We paid off $51,000 in credit card debt and became financially free. When we started our dream business three years ago, our goal was to build a business so that — from anywhere in the world — we could help others become financially free. We decided we wanted geographic freedom along with financial freedom. We’ve achieved this through our writing, speaking, videos and podcast.

The same tools that keep us digitally connected to grade school friends and celebrities are also a source for information and a platform to grow a business.

The barriers of entry to start a business today are lower than ever. With a tablet, a website and a few social media accounts, a few hundred dollars spent on moderately sophisticated recording equipment and basic editing knowledge gleaned online, you may be able to turn your hobby into a successful blog, podcast or video show.

The trick is learning how to monetize these mediums. This can be done with affiliate marketing, sponsorships and branding that provide multiple (horizontal) income streams, eliminating the risk of the single (vertical) income stream. But the first step comes in learning about your given industry and what the leaders of a platform or marketplace are doing.

Below are the six tools we still use today to help grow our business.

1. YouTube

YouTube isn’t just for music videos and beauty video bloggers. YouTube is for ME: motivation and education.

Whether we’re paying full or partial attention, motivational videos keep us positive. Starting your own business isn’t easy and there are times we get negative. Negativity must be remedied. As Willie Nelson once said, “Once you replace negative thoughts with positive ones, you’ll start having positive results.” And we’re always looking for positive results.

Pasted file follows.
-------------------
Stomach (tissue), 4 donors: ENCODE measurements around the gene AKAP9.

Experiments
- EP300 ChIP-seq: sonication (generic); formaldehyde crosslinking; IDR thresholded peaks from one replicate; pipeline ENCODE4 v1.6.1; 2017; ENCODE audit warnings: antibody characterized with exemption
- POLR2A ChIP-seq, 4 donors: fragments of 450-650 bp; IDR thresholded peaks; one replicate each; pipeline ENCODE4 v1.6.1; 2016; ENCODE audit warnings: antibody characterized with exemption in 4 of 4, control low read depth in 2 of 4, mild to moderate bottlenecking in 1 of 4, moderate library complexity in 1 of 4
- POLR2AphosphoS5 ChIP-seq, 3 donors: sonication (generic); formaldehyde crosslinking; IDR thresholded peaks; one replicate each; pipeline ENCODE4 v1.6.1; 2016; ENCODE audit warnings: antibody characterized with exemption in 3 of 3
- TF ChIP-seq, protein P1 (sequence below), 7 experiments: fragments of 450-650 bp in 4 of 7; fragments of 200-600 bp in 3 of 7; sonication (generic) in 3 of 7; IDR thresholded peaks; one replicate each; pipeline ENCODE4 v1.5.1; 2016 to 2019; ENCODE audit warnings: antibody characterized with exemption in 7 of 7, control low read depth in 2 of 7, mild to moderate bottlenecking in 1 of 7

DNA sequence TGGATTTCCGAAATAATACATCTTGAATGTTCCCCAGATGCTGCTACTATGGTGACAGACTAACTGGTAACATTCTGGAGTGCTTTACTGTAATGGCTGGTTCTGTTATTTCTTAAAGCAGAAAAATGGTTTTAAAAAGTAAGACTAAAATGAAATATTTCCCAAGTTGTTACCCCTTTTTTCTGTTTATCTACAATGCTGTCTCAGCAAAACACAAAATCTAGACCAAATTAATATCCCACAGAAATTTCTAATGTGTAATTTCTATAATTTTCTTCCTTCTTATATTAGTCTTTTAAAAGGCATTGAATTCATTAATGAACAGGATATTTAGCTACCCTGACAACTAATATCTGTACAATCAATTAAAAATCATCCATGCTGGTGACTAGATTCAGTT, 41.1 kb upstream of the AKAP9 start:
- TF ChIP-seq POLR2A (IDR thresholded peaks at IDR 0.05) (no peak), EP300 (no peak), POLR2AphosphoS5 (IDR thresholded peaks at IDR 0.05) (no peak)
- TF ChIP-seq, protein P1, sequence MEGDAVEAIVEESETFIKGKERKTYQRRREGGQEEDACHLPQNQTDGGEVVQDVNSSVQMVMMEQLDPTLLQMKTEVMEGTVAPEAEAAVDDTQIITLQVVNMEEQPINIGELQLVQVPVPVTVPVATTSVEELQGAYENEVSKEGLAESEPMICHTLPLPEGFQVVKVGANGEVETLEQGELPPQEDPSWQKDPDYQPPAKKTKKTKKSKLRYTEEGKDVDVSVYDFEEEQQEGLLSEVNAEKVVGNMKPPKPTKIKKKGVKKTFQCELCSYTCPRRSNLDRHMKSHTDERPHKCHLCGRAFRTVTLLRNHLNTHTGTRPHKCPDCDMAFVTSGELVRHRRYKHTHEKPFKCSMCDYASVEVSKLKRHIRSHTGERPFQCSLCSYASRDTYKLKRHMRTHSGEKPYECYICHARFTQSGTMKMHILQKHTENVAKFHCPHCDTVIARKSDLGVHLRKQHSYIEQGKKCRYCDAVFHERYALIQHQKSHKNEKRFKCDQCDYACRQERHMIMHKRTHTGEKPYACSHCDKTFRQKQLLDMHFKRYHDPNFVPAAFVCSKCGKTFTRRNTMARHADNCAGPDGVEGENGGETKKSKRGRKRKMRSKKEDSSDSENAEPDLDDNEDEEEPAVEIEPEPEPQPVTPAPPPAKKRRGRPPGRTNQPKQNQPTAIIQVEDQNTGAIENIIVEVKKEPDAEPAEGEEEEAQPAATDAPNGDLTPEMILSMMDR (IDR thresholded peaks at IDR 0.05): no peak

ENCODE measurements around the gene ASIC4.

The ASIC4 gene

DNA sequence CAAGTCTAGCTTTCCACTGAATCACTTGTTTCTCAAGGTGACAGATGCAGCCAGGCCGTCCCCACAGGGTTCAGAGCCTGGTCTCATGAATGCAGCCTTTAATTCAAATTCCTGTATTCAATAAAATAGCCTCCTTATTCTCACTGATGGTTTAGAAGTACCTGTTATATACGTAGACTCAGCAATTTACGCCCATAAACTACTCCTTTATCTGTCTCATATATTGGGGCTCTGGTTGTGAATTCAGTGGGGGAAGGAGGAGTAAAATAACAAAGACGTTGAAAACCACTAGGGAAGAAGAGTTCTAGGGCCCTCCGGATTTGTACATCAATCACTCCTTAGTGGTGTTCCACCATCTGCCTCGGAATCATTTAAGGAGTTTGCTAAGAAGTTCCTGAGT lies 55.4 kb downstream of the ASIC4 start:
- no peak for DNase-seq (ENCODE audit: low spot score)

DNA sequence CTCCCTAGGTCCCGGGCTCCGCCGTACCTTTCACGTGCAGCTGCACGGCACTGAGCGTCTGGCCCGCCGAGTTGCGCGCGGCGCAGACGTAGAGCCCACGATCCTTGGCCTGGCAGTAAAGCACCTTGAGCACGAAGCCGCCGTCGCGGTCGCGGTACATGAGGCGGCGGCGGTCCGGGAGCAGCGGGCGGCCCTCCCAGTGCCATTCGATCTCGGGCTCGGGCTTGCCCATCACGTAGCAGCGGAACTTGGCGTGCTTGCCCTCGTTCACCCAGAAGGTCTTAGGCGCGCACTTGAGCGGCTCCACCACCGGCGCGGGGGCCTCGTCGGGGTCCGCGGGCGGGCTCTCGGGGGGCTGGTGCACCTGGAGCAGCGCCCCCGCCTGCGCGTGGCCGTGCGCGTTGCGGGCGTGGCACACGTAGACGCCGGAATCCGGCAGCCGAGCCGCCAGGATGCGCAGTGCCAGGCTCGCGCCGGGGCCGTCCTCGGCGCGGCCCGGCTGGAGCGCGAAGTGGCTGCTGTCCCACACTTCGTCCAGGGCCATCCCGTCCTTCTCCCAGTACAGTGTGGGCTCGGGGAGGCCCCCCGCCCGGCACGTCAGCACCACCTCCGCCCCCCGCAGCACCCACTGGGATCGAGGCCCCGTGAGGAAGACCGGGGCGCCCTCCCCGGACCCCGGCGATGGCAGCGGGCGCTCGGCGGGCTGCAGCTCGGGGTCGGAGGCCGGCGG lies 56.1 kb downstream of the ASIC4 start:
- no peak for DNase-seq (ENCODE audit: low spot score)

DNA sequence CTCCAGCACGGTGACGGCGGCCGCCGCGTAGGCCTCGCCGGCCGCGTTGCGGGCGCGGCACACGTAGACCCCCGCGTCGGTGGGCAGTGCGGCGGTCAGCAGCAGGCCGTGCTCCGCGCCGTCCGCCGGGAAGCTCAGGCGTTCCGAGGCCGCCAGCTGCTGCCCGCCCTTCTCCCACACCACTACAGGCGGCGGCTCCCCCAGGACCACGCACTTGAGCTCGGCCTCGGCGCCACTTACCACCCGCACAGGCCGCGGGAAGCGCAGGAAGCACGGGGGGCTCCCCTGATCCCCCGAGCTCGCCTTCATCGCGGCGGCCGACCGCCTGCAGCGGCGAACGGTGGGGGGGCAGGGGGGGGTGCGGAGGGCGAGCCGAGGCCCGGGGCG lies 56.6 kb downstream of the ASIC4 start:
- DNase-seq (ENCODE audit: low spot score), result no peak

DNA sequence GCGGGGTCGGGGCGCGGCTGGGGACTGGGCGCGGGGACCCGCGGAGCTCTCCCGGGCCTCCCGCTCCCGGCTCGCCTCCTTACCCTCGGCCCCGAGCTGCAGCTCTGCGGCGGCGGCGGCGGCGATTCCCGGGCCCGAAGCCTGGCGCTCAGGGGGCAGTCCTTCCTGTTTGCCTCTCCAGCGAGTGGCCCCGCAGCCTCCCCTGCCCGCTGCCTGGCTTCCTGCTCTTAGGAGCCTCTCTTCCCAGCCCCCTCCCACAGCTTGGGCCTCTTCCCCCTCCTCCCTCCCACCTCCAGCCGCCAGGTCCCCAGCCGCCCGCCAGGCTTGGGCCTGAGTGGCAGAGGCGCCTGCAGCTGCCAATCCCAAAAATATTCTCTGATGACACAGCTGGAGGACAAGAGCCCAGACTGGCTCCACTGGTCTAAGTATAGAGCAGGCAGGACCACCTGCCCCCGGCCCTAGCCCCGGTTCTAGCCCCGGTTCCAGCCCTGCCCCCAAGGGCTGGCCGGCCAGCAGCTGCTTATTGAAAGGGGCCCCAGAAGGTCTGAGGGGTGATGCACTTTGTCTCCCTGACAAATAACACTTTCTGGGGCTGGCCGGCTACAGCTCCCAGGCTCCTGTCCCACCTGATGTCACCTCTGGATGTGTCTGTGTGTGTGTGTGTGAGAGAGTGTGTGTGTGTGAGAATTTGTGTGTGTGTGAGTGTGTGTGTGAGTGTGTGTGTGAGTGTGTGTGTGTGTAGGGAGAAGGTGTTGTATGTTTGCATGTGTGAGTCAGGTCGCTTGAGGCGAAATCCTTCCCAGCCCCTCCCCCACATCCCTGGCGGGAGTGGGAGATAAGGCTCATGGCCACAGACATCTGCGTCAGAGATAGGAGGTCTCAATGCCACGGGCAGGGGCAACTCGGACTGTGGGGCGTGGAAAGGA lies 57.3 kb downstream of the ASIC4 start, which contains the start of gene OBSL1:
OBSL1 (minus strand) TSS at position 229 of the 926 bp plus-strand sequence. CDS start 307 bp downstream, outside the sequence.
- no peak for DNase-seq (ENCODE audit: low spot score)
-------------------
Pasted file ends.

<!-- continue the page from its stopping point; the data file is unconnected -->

We’ve used YouTube as a teacher. It’s taught us about creating tags and categories for our website, how to manage lists in Twitter and video editing. We’ve spent hours studying public speakers on their style, tempo and delivery.

If you want videos that both motivate and teach you the art of public speaking, you can’t lose by YouTubing anything with Lisa Nichols.

2. Podcasts

Podcasts supplement YouTube and offer access to today’s leading minds for free and on your own time. Listening while we work, drive or exercise allows us to challenge ourselves to new ways of thinking, which helps us in our personal and professional lives.

Want to know what Mark Zuckerberg is planning next for Facebook? Want to learn what Tim Gunn thinks of today’s fashion? Want to hear what world leaders think of today’s current affairs? Podcasts can be your answer. Two of our favorites are Sean Croxton’s “The Sessions” and Stephen Christopher’s “Business Revolution.”

3. Apps

Can’t afford a personal coach? Neither could we, so we turned to apps. Apps are a great alternative and can be the tools that help get you to where you want your career to go. With just your phone or tablet and the right level of engagement, some business and life coaching apps can be as helpful as some business and life coaching humans.

4. Books